Published on Wed, 12/17/2008 by Canada Health Infoway

ATTN: ONTARIO NEWS/HEALTH EDITORS - Better patient care in Ontario with digital diagnostic imaging

Thousands of Ontarians are getting faster access to quality health care thanks to Canada’s investments in digital diagnostic imaging.

Dr. Donald Taves, chief of radiology at St. Joseph’s Health Care in London, Ontario, says advances in digital diagnostic imaging means x-rays, ultrasounds, and CT and MRI scans can now be available to authorized health care professionals and patients faster and better than ever before. Clinicians can have access to the images no matter where the test was conducted or where the health care provider is located.

The sharing and remote access to diagnostic imaging files is made possible by modern digital archiving capabilities known as Picture Archiving and Communications Systems (PACS).

"Day in and day out, PACS is enhancing patient care and the abilities of the caregiver," says Taves. "It's a profound statement, but PACS is changing and radically improving the way we practice medicine."

Taves cites the case of 50-year-old man whose CT scan, conducted for another condition, revealed a kidney mass. Previous tests had also showed the mass. Because PACS provided access to all of the test images, doctors could compare them, see the mass had not changed, and determine it was nothing more than a benign lump.

"That meant no unnecessary tests, no unnecessary fear for the patient and a quick understanding by medical personnel about what they were dealing with," says Taves.

Richard Alvarez, president and CEO of Canada Health Infoway (Infoway) says PACS - funded in partnership with the federal government and the provinces and territories - could benefit some 26 million Canadians by March 31, 2009. "PACS improves productivity for doctors, technologists and radiologists, as well as access to care. People get their diagnosis twice as fast, and treatment can start sooner."

An independent report commissioned by Infoway to evaluate the benefits of digital diagnostic imaging and PACS notes other significant benefits such as reduced time to treat patients, improved quality of patient management, and shorter hospital stays. For clinicians it cites fewer duplicate exams and better use of financial and human resources.

Taves notes that PACS enables diagnostic image specialists to share their expertise. "My expertise is gastrointestinal, not so much prenatal," he says. "In one case I saw something on a pregnant woman's ultrasound that concerned me. But I could call up an expert in this area who, using PACS, could look at what I saw in the chambers of the fetal heart. Within hours we knew if there was something to worry about or not, and the mother was directed to proper care."

Infoway, an independent, not-for-profit organization funded by the federal government, jointly invests with every province and territory to accelerate the development and adoption of electronic health record projects, including PACS. These secure systems provide the information clinicians need to better support safe care decisions and the information patients need to manage their own health.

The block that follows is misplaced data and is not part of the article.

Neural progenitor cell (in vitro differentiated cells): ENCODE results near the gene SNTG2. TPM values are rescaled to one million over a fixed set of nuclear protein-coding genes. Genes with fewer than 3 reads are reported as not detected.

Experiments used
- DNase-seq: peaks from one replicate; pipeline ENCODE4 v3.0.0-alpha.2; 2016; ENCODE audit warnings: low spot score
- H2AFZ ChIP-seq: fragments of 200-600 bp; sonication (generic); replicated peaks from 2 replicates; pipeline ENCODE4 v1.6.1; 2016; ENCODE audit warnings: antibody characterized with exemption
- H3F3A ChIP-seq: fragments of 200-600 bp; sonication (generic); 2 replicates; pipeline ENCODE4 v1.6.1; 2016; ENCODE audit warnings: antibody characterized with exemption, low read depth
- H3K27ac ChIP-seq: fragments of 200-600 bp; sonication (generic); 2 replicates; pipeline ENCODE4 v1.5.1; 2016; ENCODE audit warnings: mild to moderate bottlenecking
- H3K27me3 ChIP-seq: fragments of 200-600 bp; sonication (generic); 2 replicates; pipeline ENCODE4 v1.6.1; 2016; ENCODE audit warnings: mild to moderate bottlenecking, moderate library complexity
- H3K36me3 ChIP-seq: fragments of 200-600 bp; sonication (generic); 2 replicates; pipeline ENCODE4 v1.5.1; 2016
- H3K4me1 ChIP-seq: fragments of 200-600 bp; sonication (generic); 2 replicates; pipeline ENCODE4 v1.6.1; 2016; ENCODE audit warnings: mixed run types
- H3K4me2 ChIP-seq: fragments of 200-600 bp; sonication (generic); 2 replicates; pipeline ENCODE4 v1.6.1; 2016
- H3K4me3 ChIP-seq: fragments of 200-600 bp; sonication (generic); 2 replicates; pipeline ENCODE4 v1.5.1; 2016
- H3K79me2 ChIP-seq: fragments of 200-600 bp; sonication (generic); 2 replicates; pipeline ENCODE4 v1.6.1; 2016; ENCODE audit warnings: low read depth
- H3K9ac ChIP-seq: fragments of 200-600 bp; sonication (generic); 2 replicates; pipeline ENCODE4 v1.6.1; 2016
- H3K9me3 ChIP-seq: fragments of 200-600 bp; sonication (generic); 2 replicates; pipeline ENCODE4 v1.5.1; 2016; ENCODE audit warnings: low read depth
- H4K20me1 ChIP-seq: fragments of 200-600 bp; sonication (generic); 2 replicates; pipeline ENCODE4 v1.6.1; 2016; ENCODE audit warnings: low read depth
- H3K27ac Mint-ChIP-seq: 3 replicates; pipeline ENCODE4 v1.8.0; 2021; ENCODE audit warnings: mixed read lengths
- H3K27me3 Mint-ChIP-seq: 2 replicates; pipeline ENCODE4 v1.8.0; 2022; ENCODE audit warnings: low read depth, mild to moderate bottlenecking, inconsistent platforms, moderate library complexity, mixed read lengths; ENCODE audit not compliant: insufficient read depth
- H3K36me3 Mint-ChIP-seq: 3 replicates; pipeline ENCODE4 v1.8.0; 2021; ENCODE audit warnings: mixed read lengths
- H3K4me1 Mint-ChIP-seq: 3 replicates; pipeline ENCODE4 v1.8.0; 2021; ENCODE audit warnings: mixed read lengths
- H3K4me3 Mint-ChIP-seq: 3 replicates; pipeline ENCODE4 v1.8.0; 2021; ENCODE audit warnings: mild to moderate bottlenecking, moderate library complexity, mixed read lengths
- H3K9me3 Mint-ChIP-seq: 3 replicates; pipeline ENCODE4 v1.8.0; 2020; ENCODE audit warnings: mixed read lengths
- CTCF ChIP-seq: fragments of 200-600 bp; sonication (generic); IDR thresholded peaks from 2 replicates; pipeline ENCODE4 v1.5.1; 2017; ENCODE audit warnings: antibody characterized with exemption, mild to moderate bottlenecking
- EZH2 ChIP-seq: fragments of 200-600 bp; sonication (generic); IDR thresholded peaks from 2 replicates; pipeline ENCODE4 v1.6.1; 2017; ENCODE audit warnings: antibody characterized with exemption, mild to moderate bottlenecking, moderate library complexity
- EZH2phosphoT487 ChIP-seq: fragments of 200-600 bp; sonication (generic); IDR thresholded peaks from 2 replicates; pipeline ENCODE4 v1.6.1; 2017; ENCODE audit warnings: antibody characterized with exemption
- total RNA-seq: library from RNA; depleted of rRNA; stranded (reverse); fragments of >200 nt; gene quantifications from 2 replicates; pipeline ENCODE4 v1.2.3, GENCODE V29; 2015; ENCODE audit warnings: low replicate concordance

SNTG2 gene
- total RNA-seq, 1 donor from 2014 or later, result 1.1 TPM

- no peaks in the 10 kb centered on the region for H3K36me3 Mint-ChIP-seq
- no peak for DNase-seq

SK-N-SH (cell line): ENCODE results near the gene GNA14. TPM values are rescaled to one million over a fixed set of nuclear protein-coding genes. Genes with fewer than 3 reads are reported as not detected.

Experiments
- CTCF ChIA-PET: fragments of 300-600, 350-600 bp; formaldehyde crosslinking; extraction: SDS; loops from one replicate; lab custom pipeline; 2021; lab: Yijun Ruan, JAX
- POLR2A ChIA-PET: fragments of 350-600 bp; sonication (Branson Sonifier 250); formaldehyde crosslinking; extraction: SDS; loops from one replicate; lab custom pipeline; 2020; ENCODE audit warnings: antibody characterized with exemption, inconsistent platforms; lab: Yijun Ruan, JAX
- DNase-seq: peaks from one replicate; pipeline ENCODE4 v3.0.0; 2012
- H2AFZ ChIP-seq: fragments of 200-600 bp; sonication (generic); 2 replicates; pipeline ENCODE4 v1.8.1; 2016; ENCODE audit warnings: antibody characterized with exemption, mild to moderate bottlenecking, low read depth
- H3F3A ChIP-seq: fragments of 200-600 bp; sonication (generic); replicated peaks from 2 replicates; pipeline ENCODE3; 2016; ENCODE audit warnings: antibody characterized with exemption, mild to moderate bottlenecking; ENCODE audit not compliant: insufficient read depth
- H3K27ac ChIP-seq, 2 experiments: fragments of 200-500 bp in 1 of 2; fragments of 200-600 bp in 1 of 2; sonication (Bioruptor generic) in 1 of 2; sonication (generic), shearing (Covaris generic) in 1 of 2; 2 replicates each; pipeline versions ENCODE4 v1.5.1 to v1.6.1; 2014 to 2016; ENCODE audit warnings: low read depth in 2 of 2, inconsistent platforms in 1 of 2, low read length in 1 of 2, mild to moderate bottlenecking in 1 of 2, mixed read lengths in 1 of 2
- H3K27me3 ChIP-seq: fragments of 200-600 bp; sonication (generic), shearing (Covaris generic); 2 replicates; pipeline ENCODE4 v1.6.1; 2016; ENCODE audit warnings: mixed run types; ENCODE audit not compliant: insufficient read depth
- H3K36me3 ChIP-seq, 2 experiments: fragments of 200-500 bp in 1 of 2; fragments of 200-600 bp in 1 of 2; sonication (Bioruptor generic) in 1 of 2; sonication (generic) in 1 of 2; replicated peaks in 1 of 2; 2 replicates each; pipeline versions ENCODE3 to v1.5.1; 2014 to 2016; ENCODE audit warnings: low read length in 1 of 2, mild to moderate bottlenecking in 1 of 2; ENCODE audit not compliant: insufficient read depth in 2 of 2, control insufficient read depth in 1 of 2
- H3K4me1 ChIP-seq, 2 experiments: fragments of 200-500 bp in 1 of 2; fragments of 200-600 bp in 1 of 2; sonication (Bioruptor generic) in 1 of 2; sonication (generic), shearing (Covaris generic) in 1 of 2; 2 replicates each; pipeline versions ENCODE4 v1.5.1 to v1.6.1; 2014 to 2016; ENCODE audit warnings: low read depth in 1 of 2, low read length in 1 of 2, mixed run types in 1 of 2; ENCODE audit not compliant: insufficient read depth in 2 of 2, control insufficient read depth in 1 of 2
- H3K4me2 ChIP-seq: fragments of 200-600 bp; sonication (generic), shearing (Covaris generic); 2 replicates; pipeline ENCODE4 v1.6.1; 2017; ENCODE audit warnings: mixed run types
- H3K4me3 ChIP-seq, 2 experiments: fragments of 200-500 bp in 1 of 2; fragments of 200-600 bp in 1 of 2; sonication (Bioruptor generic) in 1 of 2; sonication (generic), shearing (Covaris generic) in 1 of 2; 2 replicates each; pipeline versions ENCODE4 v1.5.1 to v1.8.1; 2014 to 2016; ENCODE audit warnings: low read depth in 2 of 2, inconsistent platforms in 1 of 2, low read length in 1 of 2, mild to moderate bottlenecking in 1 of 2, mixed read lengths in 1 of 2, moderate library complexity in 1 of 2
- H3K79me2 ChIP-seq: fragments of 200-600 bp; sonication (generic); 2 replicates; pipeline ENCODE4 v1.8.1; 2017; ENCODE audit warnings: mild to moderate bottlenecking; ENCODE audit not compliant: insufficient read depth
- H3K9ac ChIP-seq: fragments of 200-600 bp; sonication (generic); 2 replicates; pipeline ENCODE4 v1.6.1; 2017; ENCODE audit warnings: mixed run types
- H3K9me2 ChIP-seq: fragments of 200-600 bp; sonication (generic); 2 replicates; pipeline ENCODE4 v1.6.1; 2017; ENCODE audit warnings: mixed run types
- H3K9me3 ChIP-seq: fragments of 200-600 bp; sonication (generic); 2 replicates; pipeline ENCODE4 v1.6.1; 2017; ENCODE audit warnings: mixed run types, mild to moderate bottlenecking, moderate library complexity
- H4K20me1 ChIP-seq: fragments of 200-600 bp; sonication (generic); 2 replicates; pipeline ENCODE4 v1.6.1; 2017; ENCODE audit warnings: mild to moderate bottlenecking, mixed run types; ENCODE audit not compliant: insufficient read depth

To learn more about the difference electronic health record investments are making to the health care of Canadians, visit www.infoway-inforoute.ca.

Digital diagnostic imaging benefits: By the numbers

The benefits of digital diagnostic imaging (DI) systems to Canadians and their health care providers are making a difference every single day across the country. Personal stories attest to the human value of the $337 million Canada Health Infoway (Infoway) has invested in 22 Canadian DI and related projects to date. But when you look at the cold hard facts, the picture is even more impressive. By the end of March, 2009, Infoway estimates 79 per cent of Canadians could benefit from these systems.

How? By the numbers, the use of digitized imaging and supporting systems, known as PACS (Picture Archiving and Communications Systems) will:

1. Create up to 30 per cent improvement in radiologists' productivity. That's equivalent to the work of more than 500 radiologists in our health care system.

2. Enable up to 30 per cent improvement in technologists' productivity, which is equal to the work of another 2,900 technologists in our health care system.

3. Allow doctors to save up to 60 minutes a week in decision-making time, which translates to the work of another 500 doctors in our health care system. This time-saving works out to seven million 10-minute physician consults each year.

4. Improve exam report turnaround times by as much as 40 per cent, enabling quicker clinical decisions and more timely treatment.

5. Eliminate as many as 17,000 unnecessary patient transfers between health care facilities. As well, up to one million unnecessary exams are eliminated each year.

6. As many as 40 per cent of radiologists report using PACS to provide services to new or remote sites, improving access in remote geographic areas and populations.

7. Generate up to $1 billion a year in health system efficiencies through increased clinical productivity and reduced patient transfers, duplicate exams and film costs, once PACS is fully in place across the country.

It all adds up to improved access and quality of care for patients and greater productivity for clinicians. To learn more, visit www.infoway-inforoute.ca.

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For more information contact:

Dan Strasbourg
Canada Health Infoway
416.595.3424
dstrasbourg@infoway-inforoute.ca